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Alt-right protest in Charlottesville, VA

Mike Signer, the Jewish mayor of Charlottesville, VA, and author of Becoming Madison: The Extraordinary Origins of the Least Likely Founding Father, was attacked by anti-Semitic tweets on Sunday, after condemning a Saturday night assembly of torch carrying, alt-right racists in a park named after Robert E. Lee.

An anonymous tweeter calling himself Great Pat


riot Trump posted “I smell Jew” on his account, adding, “If so, you are going back to Israel. But you will not stay in power here. Not for long.” The same tweeter later suggested, “Let’s keep track of all the people involved in this. Such a list will be useful when things start to change.”

During the rally, many alt-right protesters yelled: “Russia is our friend.”

Mayor Mike Signer explained that Richard Spencer, a key figure of the “alt-right” movement, had led two protests in Charlottesville on the same day the city was holding its annual Festival of Cultures, celebrating diversity. Charlottesville is the home of the University of Virginia.

Mayor Signer expressed his disgust with Saturday’s protest, telling ABC News: “I think it’s horrific. We’re a city that proudly values our diversity.”

The mayor also issued a statement saying, “This event involving torches at night in Lee Park was either profoundly ignorant or was designed to instill fear in our community populations in a way that hearkens back to the days of the KKK.”

“Either way,” he continued, “as mayor of this City, I want everyone to know this: we reject this intimidation. We are a Welcoming City, but such intolerance is not welcome here.”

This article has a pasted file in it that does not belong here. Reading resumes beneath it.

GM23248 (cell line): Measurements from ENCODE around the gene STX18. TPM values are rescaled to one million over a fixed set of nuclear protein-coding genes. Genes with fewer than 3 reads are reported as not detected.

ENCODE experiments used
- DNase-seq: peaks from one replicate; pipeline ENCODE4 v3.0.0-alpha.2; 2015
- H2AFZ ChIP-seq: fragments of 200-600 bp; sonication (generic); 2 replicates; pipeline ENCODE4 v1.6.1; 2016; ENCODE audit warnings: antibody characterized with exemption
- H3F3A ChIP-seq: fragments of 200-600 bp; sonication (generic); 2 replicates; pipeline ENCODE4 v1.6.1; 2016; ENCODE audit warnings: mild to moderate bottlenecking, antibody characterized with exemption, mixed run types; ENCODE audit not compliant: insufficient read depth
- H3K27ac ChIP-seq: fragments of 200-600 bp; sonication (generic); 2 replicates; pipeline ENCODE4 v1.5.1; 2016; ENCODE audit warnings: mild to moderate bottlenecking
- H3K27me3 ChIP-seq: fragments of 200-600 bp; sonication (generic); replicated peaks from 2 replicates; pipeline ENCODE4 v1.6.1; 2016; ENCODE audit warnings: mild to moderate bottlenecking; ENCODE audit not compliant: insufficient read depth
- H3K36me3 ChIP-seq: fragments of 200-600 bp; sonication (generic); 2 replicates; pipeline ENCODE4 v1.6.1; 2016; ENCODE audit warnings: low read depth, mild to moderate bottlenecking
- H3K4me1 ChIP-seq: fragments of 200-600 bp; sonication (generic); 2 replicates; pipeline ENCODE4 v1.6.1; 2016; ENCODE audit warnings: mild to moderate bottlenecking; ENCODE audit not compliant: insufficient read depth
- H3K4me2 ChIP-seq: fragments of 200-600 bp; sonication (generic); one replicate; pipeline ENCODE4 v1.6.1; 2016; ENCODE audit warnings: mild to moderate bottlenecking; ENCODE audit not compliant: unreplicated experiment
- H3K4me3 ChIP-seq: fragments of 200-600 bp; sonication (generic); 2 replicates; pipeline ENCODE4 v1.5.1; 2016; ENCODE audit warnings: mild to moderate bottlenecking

The protesters marched with their torches in the KKK and Nazi tradition into the park in protest of Charlottesville’s city council’s decision to remove a statue of Robert E. Lee, along with Confederate General Stonewall Jackson which stands in another local park.

The council’s decision was likely affected by demographic changes in Charlottesville: as of the 2010 census, the city’s racial makeup is 69.1% White, 19.4% African American, 0.3% Native American, 6.4% Asian, 1.8% from other races, 3.0% from two or more races, and 5.1% Hispanics of any race.

Mind you, back in the fall of 1958, Charlottesville closed its segregated white schools as part of Virginia’s strategy of massive resistance to federal court orders requiring integration as part of the implementation of the Supreme Court of the United States decision Brown v. Board of Education. The Commonwealth of Virginia still celebrates Lee–Jackson Day, a holiday marking the birthdays of Robert E. Lee and Thomas J. “Stonewall” Jackson.